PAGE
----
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Renewed appreciation for rev2 after trying the Peak

Renewed appreciation for rev2 after trying the Peak
« on: August 10, 2019, 09:36:34 AM »
So I had the Peak for a month (to see if I'd like the Summit), and it can do a lot of stuff, really enjoyed all the stuff you can do with those FPGA's.
Somehow though, the filter just didn't gel with me. It seemed a bit whiney  :P So whenever I initialized a patch, I sort had to "get over" the filter to coax some nice sounds out of it. I ended up returning it today for this reason.

Anyway, all the "bad" stuff about the rev2 doesn't seem so bad now, because at least when I initialize and do a filter sweep, it makes me want to do some design or play some James Blakey chords.

How are your experiences with trying some synths? Could you sometimes get over a not-so-good basic sound because you loved the functionality? Have you ever sent a synth back even though it was perfect-except-for-the-filter?

Cheers!

Re: Renewed appreciation for rev2 after trying the Peak
« Reply #1 on: August 11, 2019, 10:22:43 AM »
I returned a Peak for a REV2 a year ago. The Peak is looking good and robust design; on the paper, wave table and analog filters were absolute features I wanted. I had it for 2 weeks and then had to decide if I wanted to keep it or not. Was a tough decision to be fair but I found the sound... dull. I wanted something organic, plain, imperfect so I decided to return the Peak and picked a REV2 for its analog design and the many modulations. I never regretted my choice.
In the mean time I also purchased a Subsequent 37  and, lord, this one totally fulfills my expectations. I used to say that if synths were motorbikes, the REV2 would be a BMW and the Subsequent a Harley. I wish Moog did an affordable poly synths, looks like the One is an overkill with its fans, there is room for smaller synths.

Re: Renewed appreciation for rev2 after trying the Peak
« Reply #2 on: August 11, 2019, 10:29:13 AM »
I've had the same experience after picking up other synths.   I have fallen back in love with the Rev2 on more than one occasion.   Haven't tried the Peak, though I've been considering a Summit when the hit streets.

The presumption is that the base sound of the Rev2 isn't good.   This seems to be based a few objective points: 

1.  Some people don't like the Curtis filters.   This all just comes down to taste.   I personally think the DSI curtis filters sound amazing!..   Especially for poly-playing - pads, strings, brass.    I do like other filters types too, and prefer Ladder for some bass and lead sounds, but the Curtis filters are very musical and versatile.   There have been countless hit songs made that use these Curtis filters.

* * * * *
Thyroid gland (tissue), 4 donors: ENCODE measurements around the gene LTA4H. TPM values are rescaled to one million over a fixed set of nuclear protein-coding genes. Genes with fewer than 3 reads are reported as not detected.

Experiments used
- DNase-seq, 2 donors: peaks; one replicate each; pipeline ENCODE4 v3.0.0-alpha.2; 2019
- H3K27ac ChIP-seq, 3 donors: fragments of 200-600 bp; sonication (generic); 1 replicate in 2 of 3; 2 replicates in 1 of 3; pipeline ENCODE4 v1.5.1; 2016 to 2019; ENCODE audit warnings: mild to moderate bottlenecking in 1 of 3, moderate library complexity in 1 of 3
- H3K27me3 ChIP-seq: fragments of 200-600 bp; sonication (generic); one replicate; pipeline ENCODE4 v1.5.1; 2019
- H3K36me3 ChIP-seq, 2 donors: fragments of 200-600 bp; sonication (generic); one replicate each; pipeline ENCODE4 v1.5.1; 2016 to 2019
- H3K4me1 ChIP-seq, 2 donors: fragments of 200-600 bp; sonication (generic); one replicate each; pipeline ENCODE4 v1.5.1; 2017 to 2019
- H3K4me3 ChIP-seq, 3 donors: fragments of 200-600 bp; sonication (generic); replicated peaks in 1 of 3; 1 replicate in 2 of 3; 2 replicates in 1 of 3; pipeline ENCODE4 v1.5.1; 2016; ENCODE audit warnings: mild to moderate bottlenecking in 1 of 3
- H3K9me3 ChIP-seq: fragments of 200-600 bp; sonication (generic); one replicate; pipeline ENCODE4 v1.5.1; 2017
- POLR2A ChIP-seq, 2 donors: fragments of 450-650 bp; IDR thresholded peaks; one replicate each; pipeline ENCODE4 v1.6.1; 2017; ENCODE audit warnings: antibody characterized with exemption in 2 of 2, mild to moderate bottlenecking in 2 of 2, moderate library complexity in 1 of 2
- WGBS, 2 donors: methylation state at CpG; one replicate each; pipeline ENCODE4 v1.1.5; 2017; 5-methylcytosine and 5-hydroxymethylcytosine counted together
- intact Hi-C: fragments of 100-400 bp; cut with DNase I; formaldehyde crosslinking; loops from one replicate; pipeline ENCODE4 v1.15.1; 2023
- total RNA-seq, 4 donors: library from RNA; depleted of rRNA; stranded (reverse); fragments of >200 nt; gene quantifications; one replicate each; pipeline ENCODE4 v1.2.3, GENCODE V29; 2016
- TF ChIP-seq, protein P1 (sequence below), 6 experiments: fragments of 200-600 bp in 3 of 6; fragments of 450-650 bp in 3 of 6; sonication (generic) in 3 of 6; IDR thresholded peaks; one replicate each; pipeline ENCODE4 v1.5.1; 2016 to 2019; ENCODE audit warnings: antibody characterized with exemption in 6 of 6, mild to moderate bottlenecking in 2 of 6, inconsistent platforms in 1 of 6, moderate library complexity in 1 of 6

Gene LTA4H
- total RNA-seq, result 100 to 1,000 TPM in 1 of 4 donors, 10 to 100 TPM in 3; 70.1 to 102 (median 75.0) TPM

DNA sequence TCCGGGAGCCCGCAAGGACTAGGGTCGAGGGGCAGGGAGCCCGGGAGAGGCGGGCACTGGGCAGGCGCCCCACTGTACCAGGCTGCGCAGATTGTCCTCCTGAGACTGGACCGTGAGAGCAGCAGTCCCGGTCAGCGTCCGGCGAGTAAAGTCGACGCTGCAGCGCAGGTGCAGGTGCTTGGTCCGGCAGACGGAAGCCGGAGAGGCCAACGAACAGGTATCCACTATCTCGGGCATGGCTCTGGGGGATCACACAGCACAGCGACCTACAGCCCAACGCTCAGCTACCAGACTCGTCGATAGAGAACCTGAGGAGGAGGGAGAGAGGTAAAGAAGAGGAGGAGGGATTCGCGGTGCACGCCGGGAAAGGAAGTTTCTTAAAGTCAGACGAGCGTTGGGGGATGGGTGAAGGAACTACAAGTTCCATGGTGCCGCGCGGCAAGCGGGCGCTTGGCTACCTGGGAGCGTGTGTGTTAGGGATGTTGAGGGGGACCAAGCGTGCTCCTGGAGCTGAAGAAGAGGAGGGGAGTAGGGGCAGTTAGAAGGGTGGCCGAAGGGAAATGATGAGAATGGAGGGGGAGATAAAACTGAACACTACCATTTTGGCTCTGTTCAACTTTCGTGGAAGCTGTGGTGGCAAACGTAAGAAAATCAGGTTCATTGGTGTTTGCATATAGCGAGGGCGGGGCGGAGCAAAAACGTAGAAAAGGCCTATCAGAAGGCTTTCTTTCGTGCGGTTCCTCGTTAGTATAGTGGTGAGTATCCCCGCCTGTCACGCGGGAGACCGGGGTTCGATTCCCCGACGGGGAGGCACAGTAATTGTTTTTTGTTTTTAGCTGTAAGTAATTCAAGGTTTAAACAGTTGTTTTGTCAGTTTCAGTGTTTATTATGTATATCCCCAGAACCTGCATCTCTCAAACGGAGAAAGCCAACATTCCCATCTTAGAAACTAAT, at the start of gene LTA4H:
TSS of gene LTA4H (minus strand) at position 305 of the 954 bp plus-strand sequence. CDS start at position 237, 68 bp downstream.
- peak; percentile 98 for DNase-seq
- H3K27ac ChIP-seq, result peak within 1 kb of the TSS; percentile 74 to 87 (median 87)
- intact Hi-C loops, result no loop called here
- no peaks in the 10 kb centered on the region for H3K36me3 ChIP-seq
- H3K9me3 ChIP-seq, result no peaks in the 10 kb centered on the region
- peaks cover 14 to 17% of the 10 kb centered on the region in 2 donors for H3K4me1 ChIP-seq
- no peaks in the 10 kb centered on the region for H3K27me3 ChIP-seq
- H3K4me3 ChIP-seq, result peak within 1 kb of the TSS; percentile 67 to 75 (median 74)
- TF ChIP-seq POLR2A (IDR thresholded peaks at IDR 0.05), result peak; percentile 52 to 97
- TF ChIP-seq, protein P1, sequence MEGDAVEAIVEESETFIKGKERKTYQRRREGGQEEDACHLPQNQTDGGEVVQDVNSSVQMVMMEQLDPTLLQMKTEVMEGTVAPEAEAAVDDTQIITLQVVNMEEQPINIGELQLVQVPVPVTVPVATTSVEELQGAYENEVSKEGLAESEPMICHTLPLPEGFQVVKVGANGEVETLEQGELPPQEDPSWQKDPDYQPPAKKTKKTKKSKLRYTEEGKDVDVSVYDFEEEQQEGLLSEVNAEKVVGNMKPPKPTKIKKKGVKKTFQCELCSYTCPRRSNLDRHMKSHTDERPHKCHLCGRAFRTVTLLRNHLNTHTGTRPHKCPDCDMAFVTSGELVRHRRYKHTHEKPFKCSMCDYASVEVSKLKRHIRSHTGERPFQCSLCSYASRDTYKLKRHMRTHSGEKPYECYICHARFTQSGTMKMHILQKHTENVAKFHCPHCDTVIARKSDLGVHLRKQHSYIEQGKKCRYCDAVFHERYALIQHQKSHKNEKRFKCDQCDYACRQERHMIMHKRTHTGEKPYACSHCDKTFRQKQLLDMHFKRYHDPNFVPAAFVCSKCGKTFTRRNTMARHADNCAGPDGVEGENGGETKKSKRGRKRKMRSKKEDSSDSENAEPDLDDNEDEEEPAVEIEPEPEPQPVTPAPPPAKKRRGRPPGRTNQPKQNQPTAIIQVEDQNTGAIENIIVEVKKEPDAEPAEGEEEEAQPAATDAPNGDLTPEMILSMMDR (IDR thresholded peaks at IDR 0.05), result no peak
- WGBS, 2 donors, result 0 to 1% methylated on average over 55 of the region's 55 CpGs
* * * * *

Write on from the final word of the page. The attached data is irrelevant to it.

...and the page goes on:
2a.  The Rev2 uses DCOs instead of VCOs.   The raw sound of a single DCO oscillator compared with a single VCO has an almost imperceptible difference -- but there is a very small amount of harmonic jitter in all VCOs... I wrote an article about it here:  https://www.presetpatch.com/article/vco-harmonic-jitter  You can use the modulation matrix in the Rev2 to match the same sort of harmonic jitter as found in VCOs.    I've found that for leads/bass, this can be useful... In my patch bank I have built in this modulation to some patches.

2b.  The other effect of using DCOs is that they are "too-perfect" from a tuning perspective for some sound design.   The frequency clock is perfectly in tune for every oscillator and across every voice.   If you analyze classic VCO poly synthesizers, or acoustic instrument ensembles, you'll find that every oscillator has slightly different tuning performance, and furthermore that every voice has different tuning offsets (as well as other offsets).   This is what I'd say is the one downside of DCO poly architecture (if you want to call it a downside).    This can also be addressed by using the mod matrix... and in fact, the end-result is that you can model just about any classic synth voice character, even better than with some modern VCO poly synths without the mod matrix and gated seq capabilities.   

This type of voice modeling completely closes the gap for me, and I feel like it can accomplish any type of synth character, from a Memory Moog on a hot and humid day, to an OBX or Jupiter, to more modern stable tuning synths.    Plus, you still have the option to keep the DCOs in their inherit perfect tuning, and achieve pristine, glassy sounds that a VCO poly synth could never accomplish.   It's the best of both worlds to me, and I hope Seq and other manufacturers continue to develop the DCO-poly architecture, and just expand upon voice modeling capabilities.  http://www.voicecomponentmodeling.com/